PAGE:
Wow! Now only was the COF conference really interesting, fun and exciting, but I was deeply impressed by the performance of the blog team! Just to be clear, this is Sean Stannard-Stockton writing again. I’ve been a bit of a managing editor since last weekend, so I’m glad to get back to writing.
A few reflections on the conference:
Last year at COF, I felt like a bit of a novelty attending as a blogger. One person did introduce himself to me saying that he read Tactical Philanthropy, but for the most part people seemed to perceive a blog as a place where some uneducated nobody posted rants about things they knew little about and then posted pictures of their cat. Seriously. But this time was different. Not only did it seem that everyone I met knew of Tactical Philanthropy, but people seemed to have a new sense that blogs were playing an important role in philanthropy. The very fact that my blog team included employees of major foundations was a pleasant surprise to me and indicative of the changing way that foundations see social media.
One thing I loved about the blog team is that I got to experience far more of the conference than I could otherwise. After Peter Manzo (here) and Peter Deitz (here) both posted their (opposing) thoughts on the opening plenary video, I was asked by someone what I thought of the video. It took me a second to remember that I hadn’t actually attended the plenary and that I had experienced it only via the blog! Similarly, I got a lot of emails from people who were not able to attend the conference to say that they were happily following along from home. (Note too, that these two posts were the most widely read on Tactical Philanthropy during the last week).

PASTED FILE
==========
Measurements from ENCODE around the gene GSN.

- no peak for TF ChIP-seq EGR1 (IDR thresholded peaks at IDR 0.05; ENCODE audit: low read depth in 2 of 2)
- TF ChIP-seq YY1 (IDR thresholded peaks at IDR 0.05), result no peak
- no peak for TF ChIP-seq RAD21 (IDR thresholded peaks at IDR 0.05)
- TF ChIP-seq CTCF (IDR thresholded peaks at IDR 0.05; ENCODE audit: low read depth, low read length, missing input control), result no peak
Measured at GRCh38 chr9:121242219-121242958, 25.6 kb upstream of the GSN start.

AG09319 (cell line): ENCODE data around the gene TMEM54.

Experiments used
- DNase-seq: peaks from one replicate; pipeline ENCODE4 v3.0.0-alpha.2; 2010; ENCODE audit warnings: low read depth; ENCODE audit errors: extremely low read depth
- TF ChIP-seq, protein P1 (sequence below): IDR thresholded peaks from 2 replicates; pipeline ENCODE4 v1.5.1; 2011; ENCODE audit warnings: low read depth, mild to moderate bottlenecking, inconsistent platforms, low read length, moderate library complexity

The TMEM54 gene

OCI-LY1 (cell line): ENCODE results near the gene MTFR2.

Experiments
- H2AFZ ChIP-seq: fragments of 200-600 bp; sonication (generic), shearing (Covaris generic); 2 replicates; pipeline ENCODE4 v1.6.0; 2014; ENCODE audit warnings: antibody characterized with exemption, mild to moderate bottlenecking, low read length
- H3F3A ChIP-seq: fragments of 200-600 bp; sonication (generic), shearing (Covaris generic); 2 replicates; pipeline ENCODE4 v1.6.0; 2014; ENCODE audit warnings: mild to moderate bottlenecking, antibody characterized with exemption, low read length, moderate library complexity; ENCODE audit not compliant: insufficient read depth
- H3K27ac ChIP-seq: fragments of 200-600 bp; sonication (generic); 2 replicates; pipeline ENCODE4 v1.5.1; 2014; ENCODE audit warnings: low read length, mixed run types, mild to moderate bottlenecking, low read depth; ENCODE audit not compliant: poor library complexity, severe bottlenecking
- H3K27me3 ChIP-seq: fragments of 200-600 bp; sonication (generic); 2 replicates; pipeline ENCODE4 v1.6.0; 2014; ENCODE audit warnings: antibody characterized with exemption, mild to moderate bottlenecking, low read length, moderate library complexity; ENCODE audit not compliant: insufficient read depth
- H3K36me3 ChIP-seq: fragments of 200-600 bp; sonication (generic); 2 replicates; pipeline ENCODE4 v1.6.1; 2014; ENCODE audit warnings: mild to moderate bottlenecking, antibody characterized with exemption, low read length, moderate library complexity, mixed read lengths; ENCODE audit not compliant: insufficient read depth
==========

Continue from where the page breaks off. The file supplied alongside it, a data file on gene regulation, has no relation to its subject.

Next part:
Speaking of Peter Manzo’s negative take on the plenary video (he called it “abysmal”), I think Peter and I were both surprised by the attention the post got (Both the Chronicle of Philanthropy and the blog of Philanthropy News Digest reported on his comments). It was a bit “shocking” to read something so negative within the halls of “institutional philanthropy”, but here’s the thing. I asked a LOT of people what they thought of the video and I’d say 80-90% agreed with Manzo. So his take wasn’t really something new, it was just airing publicly what many people thought. I think that’s a good thing.
Personally, I thought the “mega-conference” format turned out quite well. I really enjoyed meeting people from all aspects of philanthropy and getting their takes. However, for any given time slot, there were about 25 session to choose from and I often wanted to attend 2 or 3 of them.
Speaking of the format, a couple people have asked me to follow up on my horrendous experience checking into the hotel. The Gaylord was just opened in March and it showed. Without boring you with details, even after check in I continued to not have my room cleaned and routinely put on hold for 10-15 minutes (at which point I usually gave up). To their credit, the Gaylord did comp my room the first night. But I will say that I liked that so many people could fit in one space. When writing and editing the blog, I would often set up camp at a table in the main breeze way by the coffee shop. A lot of people stopped by to say hi and as they always say “the best part of the conference is in the hallways.”
I’ll just wrap up saying the same thing I did last year. The conversation does not have to stop now and wait for next year! I realize there were a lot of new readers here during the last week and I want to encourage you to keep posting your ideas and thoughts. Conferences are great, but we can still come together as a group all year round in online forums like this one to discuss these topics. I know I enjoy it and learn a lot. I think you will too.